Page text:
by Edie Nugent
AMC’s The Walking Dead panel was packed nearly past capacity on Saturday afternoon at NYCC. When the 3500 floor seats of the main stage hall were filled, fans stood along the sides of the room-shunning available balcony seating to be that much closer to their favorite TV stars. The panel was moderated by Talking Dead host and perennial fanboy Chris Hardwick who was red-faced with excitement as he introduced an exclusive clip showing the first few minutes of the season five premiere. Hardwick was joined by Greg Nicotero, director of the season five premiere, showrunner Scott Gimple, executive producer Gale Anne Hurd and executive producer and series creator Robert Kirkman.
Season five picked up right where season four left off, with Rick and the remaining survivors of his group being held prisoner in a boxcar inside the Terminus compound. They are ripping their clothes apart, fashioning weapons out of belt buckles and shoe laces. The group hears movement outside of the container, and all assume defensive positions near its entrance. Suddenly, the boxcar opens from above and a cannister is dropped inside leaking knockout gas. After succumbing to the fumes, the group awakens to find themselves bound and are made to kneel before a draining sink used for livestock slaughter. Terminus, it seems, is indeed a colony of cannibals.
The clip ended abruptly, and Hardwick remarked how much fun is was to listen to the shocked audience reaction live, joking: “we should get together as a group and watch it every week.” Director Greg Nicotero remarked that, as someone who has directed several premiere episodes of Walking Dead, it was nice to continue the momentum of the end of last season into the beginning of season five. He also mentioned he wanted to make the season opener “super intense…I’ve seen it ten times, and I still get chills.”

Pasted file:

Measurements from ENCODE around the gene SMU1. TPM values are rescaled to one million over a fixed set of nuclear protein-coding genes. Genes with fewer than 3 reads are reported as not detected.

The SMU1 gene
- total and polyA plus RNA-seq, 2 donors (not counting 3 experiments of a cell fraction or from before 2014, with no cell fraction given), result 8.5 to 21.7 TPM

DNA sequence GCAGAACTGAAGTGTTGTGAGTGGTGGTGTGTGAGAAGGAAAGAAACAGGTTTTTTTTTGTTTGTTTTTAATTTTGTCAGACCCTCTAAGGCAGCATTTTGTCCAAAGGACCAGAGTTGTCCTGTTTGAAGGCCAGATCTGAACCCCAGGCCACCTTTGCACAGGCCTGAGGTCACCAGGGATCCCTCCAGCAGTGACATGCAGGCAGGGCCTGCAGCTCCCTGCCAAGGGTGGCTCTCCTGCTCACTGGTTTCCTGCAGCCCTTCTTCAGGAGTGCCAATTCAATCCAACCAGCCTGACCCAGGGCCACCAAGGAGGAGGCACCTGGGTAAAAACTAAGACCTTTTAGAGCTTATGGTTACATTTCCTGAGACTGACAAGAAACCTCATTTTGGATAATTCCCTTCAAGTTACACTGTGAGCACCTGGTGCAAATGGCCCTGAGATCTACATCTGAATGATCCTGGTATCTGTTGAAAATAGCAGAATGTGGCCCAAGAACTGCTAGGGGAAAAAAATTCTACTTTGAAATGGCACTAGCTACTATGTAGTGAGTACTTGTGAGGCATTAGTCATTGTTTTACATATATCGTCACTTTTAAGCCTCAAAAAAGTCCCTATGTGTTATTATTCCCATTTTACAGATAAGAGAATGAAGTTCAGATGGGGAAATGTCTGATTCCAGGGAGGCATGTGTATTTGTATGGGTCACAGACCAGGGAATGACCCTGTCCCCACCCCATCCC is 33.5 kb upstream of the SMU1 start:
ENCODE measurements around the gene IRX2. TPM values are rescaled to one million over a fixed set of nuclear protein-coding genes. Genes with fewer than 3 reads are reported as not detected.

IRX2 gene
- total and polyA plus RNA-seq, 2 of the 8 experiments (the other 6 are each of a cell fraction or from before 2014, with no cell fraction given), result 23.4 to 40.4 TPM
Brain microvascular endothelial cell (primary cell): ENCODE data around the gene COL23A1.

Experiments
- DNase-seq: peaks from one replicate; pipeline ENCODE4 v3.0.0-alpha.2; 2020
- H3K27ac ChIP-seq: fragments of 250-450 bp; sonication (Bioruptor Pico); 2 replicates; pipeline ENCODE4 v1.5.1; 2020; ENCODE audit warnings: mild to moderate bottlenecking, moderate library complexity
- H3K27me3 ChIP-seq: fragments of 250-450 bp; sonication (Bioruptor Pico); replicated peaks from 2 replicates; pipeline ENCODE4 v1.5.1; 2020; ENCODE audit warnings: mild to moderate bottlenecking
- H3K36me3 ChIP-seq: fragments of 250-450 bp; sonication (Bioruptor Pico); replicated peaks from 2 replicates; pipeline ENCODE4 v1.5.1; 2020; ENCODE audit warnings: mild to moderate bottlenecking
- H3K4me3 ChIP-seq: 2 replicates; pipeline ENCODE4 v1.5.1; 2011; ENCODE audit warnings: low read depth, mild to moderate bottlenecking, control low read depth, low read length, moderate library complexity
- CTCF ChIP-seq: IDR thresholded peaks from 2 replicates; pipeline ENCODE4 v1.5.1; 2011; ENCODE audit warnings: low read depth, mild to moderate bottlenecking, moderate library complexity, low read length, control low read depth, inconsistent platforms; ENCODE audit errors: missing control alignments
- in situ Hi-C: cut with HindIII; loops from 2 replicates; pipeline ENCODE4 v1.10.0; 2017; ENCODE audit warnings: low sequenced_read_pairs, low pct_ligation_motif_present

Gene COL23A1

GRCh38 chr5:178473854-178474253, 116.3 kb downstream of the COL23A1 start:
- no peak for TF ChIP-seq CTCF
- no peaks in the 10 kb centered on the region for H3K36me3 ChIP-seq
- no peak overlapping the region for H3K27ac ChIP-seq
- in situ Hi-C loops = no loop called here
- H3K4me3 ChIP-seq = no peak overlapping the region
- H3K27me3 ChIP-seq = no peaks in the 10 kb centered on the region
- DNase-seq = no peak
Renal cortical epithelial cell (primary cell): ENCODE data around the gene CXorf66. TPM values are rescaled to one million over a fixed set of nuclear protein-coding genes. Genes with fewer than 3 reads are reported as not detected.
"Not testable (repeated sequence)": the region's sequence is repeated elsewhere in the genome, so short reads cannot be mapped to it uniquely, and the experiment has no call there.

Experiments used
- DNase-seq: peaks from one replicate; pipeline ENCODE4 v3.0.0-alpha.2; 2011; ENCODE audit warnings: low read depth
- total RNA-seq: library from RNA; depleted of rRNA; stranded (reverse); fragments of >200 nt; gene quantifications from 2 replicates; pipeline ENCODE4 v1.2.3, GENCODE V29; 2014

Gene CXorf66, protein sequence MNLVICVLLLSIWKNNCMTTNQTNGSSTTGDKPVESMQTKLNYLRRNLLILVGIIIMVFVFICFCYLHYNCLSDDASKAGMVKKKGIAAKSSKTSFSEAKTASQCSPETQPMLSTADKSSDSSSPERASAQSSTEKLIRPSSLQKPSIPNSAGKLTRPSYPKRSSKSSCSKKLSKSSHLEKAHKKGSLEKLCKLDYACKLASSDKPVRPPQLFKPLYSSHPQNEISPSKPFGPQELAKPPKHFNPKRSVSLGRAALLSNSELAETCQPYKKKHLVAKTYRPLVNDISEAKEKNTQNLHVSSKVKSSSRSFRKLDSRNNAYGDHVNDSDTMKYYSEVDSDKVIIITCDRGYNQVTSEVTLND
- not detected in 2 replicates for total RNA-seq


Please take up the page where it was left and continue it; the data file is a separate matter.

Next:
Hardwick asked Gimple if season five might unlock more of the backstories of the group, to learn more about who they were before the zombie apocalypse. Gimple said to expect to discover more about the recent past of the characters, “in some very deep ways, we’re also going to play with time a bit.”
Kirkman teased that there are “a lot of big moments from the comic book series that will be pulled into the show this season…we’re still going to be changing things up a bit…I think it’s safe to say this season is going to follow the comics much closer than we have in the past.”
When asked to describe the season in a few words, Hurd replied: “Kick-ass, utterly relentless, and totally heart-breaking.” She went on to announce that the second half of season five will premiere on February 8th, 2015.
Hardwick then brought out the cast one by one. The applause, screams and cheers that went up throughout the main stage hall were deafening. Present for the panel were: Andrew Lincoln (Rick), Steven Yeun (Glenn), Lauren Cohan (Maggie), Michael Cudlitz (Abraham), Danai Gurira (Michonne), Melissa McBride (Carol), Chad Coleman (Tyrese), Sonequa Martin-Green (Sasha) and Norman Reedus (Daryl).
Hardwick began his series of cast questions by addressing Lincoln: “We finally at the end of last season saw the transformative moment when Rick came back.” Lincoln agreed, saying “I think you meet a man very much at the peak of his powers. I mean, he just bit a guys’ throat out. I think it’s safe to say I’ve been listening to a lot of Prodigy and death metal.”